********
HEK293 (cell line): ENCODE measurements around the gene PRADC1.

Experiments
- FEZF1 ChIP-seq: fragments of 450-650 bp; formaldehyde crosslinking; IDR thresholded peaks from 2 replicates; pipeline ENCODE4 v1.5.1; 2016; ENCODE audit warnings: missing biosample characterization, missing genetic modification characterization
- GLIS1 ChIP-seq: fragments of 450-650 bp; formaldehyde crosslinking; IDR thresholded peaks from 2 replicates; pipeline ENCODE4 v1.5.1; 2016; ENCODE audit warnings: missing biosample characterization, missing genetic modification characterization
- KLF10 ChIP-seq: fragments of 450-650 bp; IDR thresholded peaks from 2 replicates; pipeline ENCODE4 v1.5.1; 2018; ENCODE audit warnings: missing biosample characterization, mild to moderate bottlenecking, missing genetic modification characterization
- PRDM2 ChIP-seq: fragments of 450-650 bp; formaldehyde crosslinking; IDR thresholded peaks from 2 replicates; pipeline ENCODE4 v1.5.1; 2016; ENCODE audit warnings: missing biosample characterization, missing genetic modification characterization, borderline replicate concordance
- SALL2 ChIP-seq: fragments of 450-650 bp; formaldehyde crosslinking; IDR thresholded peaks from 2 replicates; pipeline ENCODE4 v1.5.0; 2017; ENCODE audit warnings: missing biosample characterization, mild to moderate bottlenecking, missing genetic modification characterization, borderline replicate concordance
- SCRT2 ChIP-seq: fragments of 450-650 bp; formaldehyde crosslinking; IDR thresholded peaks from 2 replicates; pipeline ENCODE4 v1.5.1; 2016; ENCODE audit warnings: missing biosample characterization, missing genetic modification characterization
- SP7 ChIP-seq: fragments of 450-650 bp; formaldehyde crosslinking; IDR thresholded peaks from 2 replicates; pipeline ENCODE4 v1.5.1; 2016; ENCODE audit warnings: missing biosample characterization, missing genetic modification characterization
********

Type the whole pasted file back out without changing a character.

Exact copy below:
HEK293 (cell line): ENCODE measurements around the gene PRADC1.

Experiments
- FEZF1 ChIP-seq: fragments of 450-650 bp; formaldehyde crosslinking; IDR thresholded peaks from 2 replicates; pipeline ENCODE4 v1.5.1; 2016; ENCODE audit warnings: missing biosample characterization, missing genetic modification characterization
- GLIS1 ChIP-seq: fragments of 450-650 bp; formaldehyde crosslinking; IDR thresholded peaks from 2 replicates; pipeline ENCODE4 v1.5.1; 2016; ENCODE audit warnings: missing biosample characterization, missing genetic modification characterization
- KLF10 ChIP-seq: fragments of 450-650 bp; IDR thresholded peaks from 2 replicates; pipeline ENCODE4 v1.5.1; 2018; ENCODE audit warnings: missing biosample characterization, mild to moderate bottlenecking, missing genetic modification characterization
- PRDM2 ChIP-seq: fragments of 450-650 bp; formaldehyde crosslinking; IDR thresholded peaks from 2 replicates; pipeline ENCODE4 v1.5.1; 2016; ENCODE audit warnings: missing biosample characterization, missing genetic modification characterization, borderline replicate concordance
- SALL2 ChIP-seq: fragments of 450-650 bp; formaldehyde crosslinking; IDR thresholded peaks from 2 replicates; pipeline ENCODE4 v1.5.0; 2017; ENCODE audit warnings: missing biosample characterization, mild to moderate bottlenecking, missing genetic modification characterization, borderline replicate concordance
- SCRT2 ChIP-seq: fragments of 450-650 bp; formaldehyde crosslinking; IDR thresholded peaks from 2 replicates; pipeline ENCODE4 v1.5.1; 2016; ENCODE audit warnings: missing biosample characterization, missing genetic modification characterization
- SP7 ChIP-seq: fragments of 450-650 bp; formaldehyde crosslinking; IDR thresholded peaks from 2 replicates; pipeline ENCODE4 v1.5.1; 2016; ENCODE audit warnings: missing biosample characterization, missing genetic modification characterization